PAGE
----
Melanie E. Freed

5. I was wondering what kinds of jobs are available for students after they receive four year degrees whom are females. What is the female to male ratio for scientists?

My name is Grace Deming.  I am an astronomer at the University of Maryland. Dr. Miller forwarded me your question about careers in astronomy since I am the Undergraduate Advisor for our department. Astronomy students are required to take astronomy, physics and math courses to complete the major.  Basically you need an understanding of calculus and differential equations to solve problem involving physics applied to situations in space.  Astronomers use physics and mathematics to increase our understanding of the processes that take place.  For example, in order to send spacecraft to investigate Mars, we must understand the detailed structure of the atmosphere (which involves understanding atmospheric gases in terms of temperature, composition, and pressure).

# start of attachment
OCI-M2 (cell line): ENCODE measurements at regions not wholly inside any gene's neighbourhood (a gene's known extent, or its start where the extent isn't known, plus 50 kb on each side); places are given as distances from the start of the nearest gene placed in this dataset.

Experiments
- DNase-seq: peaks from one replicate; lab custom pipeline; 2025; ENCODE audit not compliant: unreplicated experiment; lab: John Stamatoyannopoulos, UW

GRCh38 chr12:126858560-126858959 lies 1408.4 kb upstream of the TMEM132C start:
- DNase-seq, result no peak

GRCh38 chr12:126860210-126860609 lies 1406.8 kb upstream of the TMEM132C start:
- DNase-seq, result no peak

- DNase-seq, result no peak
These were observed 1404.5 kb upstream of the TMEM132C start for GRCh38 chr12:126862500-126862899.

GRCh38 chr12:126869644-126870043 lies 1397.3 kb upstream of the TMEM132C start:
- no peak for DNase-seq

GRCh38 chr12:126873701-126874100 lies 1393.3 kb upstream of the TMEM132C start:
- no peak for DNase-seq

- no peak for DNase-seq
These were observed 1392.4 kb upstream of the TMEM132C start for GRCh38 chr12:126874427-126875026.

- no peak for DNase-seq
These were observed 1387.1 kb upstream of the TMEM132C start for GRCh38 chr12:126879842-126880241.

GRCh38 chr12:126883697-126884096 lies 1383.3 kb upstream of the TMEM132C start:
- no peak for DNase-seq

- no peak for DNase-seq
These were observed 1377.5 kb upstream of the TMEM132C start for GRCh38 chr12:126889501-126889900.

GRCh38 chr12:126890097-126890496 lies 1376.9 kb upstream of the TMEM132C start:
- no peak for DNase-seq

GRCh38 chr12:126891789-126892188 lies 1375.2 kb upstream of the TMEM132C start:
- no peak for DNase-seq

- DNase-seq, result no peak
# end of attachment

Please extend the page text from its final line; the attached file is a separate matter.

In order to understand what happens near a black hole, mathematical models are constructed based on Einstein's theory of general relativity.  These models can then be compared to observations made.  In order to understand what happens when galaxies collide, we need to solve problems involving gravity and motions of stars.  Also how the compression of gases will begin the star formation process as the galaxies tug and pull on each other.

Our graduates have found jobs in this area (Washington DC is a great market for astronomers) at the Hubble Space Telescope Institute.  We have 2 graduates who are program coordinators (help the astronomers who get time on the Hubble Space Telescope plan/maximize their observations).  At NASA Goddard Space Flight Center we have graduates who are employed by the government or independent contractors who do government work. Most of these jobs involve computer skills so that is an important consideration as they planned their education. There is also the opportunity to work on developing or building instrument for spacecraft.  Many of our students do internships during the summer at Goddard or other institutions.